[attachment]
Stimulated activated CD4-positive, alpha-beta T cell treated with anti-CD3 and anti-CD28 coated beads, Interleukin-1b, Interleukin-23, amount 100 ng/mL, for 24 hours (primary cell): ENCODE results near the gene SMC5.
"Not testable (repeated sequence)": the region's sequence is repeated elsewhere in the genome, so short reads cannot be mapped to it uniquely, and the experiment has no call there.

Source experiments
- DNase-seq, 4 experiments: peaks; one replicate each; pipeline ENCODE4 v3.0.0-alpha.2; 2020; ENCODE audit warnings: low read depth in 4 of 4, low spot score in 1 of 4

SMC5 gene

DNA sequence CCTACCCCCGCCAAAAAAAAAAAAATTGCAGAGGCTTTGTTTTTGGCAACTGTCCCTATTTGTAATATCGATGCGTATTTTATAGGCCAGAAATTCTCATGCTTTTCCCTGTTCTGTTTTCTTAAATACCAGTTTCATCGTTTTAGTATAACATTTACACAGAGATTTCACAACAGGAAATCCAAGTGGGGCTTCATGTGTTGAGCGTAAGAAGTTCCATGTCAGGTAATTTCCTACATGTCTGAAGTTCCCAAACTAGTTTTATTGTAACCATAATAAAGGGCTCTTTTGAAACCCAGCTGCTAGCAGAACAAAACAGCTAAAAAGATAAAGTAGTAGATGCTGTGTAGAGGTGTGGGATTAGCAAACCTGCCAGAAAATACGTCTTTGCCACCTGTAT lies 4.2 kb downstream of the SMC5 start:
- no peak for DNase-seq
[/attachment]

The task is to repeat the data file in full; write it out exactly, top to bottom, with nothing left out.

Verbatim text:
Stimulated activated CD4-positive, alpha-beta T cell treated with anti-CD3 and anti-CD28 coated beads, Interleukin-1b, Interleukin-23, amount 100 ng/mL, for 24 hours (primary cell): ENCODE results near the gene SMC5.
"Not testable (repeated sequence)": the region's sequence is repeated elsewhere in the genome, so short reads cannot be mapped to it uniquely, and the experiment has no call there.

Source experiments
- DNase-seq, 4 experiments: peaks; one replicate each; pipeline ENCODE4 v3.0.0-alpha.2; 2020; ENCODE audit warnings: low read depth in 4 of 4, low spot score in 1 of 4

SMC5 gene

DNA sequence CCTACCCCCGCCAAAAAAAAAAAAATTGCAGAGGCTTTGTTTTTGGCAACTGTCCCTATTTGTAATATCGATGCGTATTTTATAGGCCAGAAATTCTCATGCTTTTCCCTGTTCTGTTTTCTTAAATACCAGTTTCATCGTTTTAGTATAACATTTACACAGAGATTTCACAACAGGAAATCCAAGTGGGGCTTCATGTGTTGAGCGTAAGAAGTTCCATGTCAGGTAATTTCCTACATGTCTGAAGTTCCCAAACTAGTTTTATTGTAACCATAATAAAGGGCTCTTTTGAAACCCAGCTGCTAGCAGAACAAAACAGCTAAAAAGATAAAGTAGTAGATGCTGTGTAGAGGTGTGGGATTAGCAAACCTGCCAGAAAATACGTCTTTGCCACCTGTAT lies 4.2 kb downstream of the SMC5 start:
- no peak for DNase-seq